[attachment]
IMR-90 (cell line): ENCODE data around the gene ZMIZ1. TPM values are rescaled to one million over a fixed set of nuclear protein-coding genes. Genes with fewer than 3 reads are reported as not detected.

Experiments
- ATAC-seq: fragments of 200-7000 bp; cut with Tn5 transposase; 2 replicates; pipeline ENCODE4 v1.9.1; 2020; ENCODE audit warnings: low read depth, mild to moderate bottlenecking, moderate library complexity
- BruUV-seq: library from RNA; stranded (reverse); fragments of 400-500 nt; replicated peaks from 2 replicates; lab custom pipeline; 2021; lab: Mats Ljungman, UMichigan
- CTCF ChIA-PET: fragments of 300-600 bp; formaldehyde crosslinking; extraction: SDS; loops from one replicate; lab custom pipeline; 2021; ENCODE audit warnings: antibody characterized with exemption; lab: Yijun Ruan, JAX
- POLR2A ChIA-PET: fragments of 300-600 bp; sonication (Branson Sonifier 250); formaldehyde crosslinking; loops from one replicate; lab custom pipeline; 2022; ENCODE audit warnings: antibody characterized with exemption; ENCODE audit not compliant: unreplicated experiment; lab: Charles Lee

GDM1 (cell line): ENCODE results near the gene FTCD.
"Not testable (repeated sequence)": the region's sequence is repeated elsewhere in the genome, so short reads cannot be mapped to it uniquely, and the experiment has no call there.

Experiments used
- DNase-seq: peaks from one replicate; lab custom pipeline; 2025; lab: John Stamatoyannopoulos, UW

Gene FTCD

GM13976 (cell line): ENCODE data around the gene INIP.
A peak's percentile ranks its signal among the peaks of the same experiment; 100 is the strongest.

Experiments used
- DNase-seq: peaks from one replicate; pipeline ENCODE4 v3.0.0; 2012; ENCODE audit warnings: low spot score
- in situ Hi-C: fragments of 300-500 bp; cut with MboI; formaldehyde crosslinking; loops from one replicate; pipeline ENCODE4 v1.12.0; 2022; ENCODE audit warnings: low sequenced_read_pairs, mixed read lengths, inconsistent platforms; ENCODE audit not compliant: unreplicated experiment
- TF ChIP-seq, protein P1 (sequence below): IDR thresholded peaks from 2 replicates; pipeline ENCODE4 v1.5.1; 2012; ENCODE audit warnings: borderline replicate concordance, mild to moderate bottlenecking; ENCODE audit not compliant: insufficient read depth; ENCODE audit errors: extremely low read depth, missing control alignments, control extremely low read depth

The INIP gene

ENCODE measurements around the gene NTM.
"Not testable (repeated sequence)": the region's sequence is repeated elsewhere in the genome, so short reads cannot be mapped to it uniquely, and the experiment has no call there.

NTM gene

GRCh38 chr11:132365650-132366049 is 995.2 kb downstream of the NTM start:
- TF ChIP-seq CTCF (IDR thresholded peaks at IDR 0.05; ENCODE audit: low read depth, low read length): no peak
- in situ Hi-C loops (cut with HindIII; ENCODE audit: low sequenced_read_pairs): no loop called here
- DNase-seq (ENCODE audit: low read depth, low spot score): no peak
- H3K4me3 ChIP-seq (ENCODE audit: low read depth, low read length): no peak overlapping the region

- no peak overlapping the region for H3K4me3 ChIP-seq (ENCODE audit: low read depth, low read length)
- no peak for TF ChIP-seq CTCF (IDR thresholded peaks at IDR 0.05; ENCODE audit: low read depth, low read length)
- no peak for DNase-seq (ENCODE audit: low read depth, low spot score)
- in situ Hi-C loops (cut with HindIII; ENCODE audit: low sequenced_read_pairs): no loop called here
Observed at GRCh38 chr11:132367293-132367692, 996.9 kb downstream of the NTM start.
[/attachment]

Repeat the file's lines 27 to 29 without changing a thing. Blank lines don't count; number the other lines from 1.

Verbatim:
- no peak overlapping the region for H3K4me3 ChIP-seq (ENCODE audit: low read depth, low read length)
- no peak for TF ChIP-seq CTCF (IDR thresholded peaks at IDR 0.05; ENCODE audit: low read depth, low read length)
- no peak for DNase-seq (ENCODE audit: low read depth, low spot score)